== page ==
As I think about the many executives I’ve supported, I can easily recall moments where only my executive and I knew about a particular situation. He trusted me implicitly as his number one confidant. We privately discussed the situation and all the nuances. We weighed out possible options. Together, we strategized and determined the next steps.
It’s in these moments that our role is extremely valued and we, as individuals, are held in the highest regard. When your executive knows, first and foremost, you are there to make him or her and the company successful, you are treasured more than any recognition ceremony could possibly indicate. These are the moments I cherish and respect. These are also the moments of power, and if used respectively, we can make a positive difference. Administrative assistants shape and influence business decisions.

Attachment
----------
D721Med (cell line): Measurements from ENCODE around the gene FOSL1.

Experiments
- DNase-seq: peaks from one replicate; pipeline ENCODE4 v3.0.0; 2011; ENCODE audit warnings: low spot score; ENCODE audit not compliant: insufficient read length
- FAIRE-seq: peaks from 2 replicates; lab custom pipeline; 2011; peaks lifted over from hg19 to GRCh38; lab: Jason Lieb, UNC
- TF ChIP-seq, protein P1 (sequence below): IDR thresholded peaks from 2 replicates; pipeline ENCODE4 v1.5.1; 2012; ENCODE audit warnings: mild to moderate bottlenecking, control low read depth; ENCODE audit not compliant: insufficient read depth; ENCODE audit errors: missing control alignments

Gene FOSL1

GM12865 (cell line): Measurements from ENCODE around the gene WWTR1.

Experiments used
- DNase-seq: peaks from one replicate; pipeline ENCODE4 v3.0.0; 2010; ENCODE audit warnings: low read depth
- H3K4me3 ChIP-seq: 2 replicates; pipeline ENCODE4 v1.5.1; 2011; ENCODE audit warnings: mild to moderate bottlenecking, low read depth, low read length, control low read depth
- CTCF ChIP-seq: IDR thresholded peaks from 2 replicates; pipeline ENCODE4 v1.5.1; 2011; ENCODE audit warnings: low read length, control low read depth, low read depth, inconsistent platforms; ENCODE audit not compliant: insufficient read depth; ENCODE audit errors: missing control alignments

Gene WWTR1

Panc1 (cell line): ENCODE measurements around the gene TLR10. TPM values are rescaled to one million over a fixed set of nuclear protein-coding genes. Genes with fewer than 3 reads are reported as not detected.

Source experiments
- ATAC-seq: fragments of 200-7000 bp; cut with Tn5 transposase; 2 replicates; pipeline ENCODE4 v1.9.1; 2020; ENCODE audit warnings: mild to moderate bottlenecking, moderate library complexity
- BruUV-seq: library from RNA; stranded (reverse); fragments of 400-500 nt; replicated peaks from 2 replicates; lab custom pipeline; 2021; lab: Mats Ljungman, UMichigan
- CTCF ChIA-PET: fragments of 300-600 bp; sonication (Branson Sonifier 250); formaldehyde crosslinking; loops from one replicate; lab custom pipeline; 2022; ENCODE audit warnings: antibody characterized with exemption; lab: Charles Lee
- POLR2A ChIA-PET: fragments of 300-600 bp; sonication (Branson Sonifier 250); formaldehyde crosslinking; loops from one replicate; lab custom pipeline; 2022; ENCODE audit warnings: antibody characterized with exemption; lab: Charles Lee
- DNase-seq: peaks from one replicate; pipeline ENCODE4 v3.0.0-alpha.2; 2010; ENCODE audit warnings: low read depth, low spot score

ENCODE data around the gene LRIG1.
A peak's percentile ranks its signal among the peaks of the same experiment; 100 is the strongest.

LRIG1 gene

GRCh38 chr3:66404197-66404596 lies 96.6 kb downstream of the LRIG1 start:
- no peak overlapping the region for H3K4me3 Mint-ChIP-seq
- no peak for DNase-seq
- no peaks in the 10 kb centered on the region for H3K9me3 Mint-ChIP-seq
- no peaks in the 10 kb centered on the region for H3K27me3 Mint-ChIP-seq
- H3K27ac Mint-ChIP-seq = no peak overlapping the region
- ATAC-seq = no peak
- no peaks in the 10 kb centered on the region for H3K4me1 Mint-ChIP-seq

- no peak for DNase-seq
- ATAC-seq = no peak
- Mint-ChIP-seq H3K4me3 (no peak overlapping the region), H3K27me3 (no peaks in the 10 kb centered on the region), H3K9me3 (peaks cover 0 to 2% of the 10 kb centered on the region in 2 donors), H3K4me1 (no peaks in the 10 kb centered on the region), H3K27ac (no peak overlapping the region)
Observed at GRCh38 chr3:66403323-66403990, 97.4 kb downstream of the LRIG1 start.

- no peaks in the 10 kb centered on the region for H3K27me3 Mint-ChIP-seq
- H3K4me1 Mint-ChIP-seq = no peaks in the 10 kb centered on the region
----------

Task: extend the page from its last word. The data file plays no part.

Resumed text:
Hearing your executive repeating words you provided, using your ideas for a new approach, and implementing decisions you made together as business partners provides a great sense of satisfaction knowing you are making a difference. There are only a few positions with this type of power and influence, and administrative assistants are one of them!
3. You have recently published a book. Tell us about it.
Not, “Just an Admin!” is a valuable handbook for anyone wanting to succeed. It is rare to find information that can make a difference both in your professional career and personal relationships in one easy to read book. Filled with thoughtful questions and answers, this book leads the readers on an exciting and well laid out journey to understanding what it takes to achieve the success they desire.